A new Government Publishing Office project makes you ask, ‘are they serious?’

The Government Publishing Office wants to make every government document accessible online. For how they'll do it, Federal Drive spoke with GPO's director Hugh ...

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The Government Publishing Office wants to make every government document accessible online. Every government document. Let that sink in for a moment. For how they’ll chase everything down, and why, Federal Drive with Tom Temin turned to the GPO’s director, Hugh Halpern.

Interview transcript:

Tom Temin: Mr. Halperin, good to have you back.

Hugh Halpern: Good to be here Tom, great to talk with you as always.

Tom Temin: So when I read that announcement that you’re going to try to digitize every government document, my first thought was, are they crazy? Is that even doable? Tell us more about this program.

Hugh Halpern: It’s really very much an aspirational goal. And it’s an announcement of work we’ve been doing for a very, very long time with our 1,100 federal depository library partners that we’ve been partnering with, really since 1895, or there about. And the goal is to try and bring in sort of two streams of information. So one is all of this new information that the government keeps creating, all these new documents, and even getting that corpus of information into our trusted digital repository, the only ISO certified digital repository in the world of info, that’s a tall order. But we’re also working with our federal depository library partners, to look at the tangible collections that they have all over the country, and really look at the information that they’ve got there, see what is missing from our centralized national collection, and try and digitize that and make it available. I mean, this isn’t something that’s going to be housed here at our GPO headquarters, it’s really sort of collecting and weaving together all of these documents that the government has produced over the last 150 years and longer, and then going on into the future, and making that accessible digitally, as well as maintaining those tangible collections.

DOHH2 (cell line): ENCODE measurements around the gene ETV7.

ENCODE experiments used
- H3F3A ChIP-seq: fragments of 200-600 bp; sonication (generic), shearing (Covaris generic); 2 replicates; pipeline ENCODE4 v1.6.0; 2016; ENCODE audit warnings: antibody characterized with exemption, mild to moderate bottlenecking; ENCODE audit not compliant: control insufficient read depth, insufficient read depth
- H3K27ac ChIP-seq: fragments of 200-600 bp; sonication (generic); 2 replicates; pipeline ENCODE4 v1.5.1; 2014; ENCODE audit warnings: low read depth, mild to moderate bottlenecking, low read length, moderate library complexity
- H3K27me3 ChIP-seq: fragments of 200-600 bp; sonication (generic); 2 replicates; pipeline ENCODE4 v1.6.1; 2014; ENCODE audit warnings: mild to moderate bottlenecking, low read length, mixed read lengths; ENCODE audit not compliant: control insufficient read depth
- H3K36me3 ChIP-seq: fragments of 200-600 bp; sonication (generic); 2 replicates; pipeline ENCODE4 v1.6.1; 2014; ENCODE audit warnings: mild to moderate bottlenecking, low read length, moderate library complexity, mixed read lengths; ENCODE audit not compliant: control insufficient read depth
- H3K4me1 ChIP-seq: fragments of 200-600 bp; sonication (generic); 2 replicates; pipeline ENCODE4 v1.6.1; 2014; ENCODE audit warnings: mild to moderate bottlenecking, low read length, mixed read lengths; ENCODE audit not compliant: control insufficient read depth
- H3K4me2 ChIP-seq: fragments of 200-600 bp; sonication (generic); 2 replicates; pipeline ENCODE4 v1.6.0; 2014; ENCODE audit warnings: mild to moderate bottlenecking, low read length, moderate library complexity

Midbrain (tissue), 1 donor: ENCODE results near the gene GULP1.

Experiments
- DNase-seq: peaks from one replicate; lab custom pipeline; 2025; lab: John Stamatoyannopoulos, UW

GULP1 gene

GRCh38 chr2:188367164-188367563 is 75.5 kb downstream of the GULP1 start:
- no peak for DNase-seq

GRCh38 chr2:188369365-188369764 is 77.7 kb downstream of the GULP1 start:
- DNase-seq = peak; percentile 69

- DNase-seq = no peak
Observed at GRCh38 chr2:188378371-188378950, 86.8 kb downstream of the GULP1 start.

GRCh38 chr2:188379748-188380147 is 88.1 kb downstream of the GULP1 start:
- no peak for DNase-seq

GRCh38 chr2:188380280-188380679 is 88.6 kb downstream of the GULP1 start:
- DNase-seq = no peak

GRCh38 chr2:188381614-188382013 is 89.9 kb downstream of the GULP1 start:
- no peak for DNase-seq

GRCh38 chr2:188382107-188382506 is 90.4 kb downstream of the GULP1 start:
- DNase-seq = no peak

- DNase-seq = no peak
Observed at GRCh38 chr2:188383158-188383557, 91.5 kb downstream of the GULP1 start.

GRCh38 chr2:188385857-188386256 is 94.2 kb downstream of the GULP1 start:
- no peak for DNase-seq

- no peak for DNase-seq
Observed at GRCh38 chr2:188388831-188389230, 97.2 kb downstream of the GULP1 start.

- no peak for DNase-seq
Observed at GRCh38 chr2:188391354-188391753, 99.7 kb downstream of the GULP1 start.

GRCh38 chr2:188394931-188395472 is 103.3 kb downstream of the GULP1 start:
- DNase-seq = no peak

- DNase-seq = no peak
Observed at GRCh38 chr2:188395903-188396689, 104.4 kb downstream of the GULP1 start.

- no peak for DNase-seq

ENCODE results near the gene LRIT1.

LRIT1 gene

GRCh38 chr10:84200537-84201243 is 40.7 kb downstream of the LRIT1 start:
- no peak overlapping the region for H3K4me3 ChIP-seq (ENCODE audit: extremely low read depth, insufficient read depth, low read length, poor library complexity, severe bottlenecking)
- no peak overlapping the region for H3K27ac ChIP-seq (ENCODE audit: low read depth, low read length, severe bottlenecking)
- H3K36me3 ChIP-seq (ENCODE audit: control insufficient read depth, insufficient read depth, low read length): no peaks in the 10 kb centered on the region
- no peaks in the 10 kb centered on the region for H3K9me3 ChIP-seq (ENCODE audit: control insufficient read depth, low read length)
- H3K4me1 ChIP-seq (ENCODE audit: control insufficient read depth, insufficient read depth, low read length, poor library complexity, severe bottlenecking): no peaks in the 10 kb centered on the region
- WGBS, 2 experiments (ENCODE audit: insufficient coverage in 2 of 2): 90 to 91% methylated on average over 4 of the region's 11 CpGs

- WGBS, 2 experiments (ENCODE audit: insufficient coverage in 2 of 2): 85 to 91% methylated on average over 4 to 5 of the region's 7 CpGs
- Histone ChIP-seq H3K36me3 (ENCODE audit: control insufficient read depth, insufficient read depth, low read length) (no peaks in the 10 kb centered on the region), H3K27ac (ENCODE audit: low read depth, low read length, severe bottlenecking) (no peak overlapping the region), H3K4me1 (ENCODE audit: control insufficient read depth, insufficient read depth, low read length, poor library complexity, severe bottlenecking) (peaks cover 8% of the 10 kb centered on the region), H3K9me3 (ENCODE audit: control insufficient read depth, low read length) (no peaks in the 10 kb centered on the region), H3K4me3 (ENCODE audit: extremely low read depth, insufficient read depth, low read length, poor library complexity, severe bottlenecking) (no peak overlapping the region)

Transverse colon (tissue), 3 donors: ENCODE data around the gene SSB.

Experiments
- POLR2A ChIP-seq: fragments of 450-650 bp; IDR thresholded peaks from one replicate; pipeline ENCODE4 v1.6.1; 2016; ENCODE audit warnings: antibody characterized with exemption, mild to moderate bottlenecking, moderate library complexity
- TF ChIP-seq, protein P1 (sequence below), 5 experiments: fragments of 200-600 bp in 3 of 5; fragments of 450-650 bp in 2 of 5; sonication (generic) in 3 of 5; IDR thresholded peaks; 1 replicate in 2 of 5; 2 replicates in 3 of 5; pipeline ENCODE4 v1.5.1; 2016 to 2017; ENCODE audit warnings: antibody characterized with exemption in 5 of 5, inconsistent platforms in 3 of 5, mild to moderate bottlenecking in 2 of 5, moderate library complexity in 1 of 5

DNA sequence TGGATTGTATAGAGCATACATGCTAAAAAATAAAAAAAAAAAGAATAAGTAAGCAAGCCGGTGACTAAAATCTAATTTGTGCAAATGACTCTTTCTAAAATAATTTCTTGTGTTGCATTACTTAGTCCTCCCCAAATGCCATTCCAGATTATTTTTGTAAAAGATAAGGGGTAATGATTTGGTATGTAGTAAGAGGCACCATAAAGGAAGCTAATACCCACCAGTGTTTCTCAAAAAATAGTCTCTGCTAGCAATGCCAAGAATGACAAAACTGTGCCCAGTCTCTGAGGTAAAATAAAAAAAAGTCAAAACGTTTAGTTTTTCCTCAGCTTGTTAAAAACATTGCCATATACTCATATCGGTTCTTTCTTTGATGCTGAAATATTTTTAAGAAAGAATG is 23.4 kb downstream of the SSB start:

Tom Temin: And these depository libraries throughout the country, these are still for the most part physical places that have physical holdings?

Hugh Halpern: Yeah, we have some that are digital only, but the vast majority have some mixture of a tangible collection, and digital holdings as well. And if you’ve looked at some of these libraries, particularly in the middle of the country, or out west, they’ve got collections that are very tailored to the regions they’re in. If you’re up in the Great Lakes, it might be a lot of government document centered on waterway maintenance or fishing. If you’re out west, you’re looking at things about how to work with grazing or other kinds of things that are of importance to folks in that region. And what we want to do is take that information, which has been built up over 150 years, and try and figure out what’s the highest value stuff, and make that available to everybody across the country. And frankly, across the world.

Tom Temin: It sounds like one of the difficult tasks or sub-routines here is to determine what it is the GPO centrally doesn’t have already that you would have to get from the depository library.

Hugh Halpern: We have a great team that really worked collaboratively with our partners and these libraries. And Laurie Hall, our superintendent of documents, really oversees a fantastic team of librarians and information scientists who really work with folks out in the regions to figure out what they’ve got, how we can make that accessible, and frankly, how we can leverage some of the really innovative things that libraries have done in the pandemic where even locally, they’re faced with trying to support their patrons, with some increased digital availability of their collections.

Tom Temin: And will this work require physical shipment of the items that you feel should be added to Washington for scanning? How will it work logistically?

Hugh Halpern: Yeah, I think we’ll work that out on a case by case basis. And there are some things that we already have been ingesting digitally, where we bring the tangible items here to DC and scan them and ingest them. But there are lots of other options here. We can work with those libraries, we can use contractors, there’s a lot of different options that don’t necessarily involve us shipping large quantities of books back and forth. But we think it’s a great opportunity to make a lot of information that was maybe a little bit harder to find in the past, make that available to everyone.

Tom Temin: At this point then there is probably a lot you don’t know you have that is really fascinating stuff out there in the hinterlands.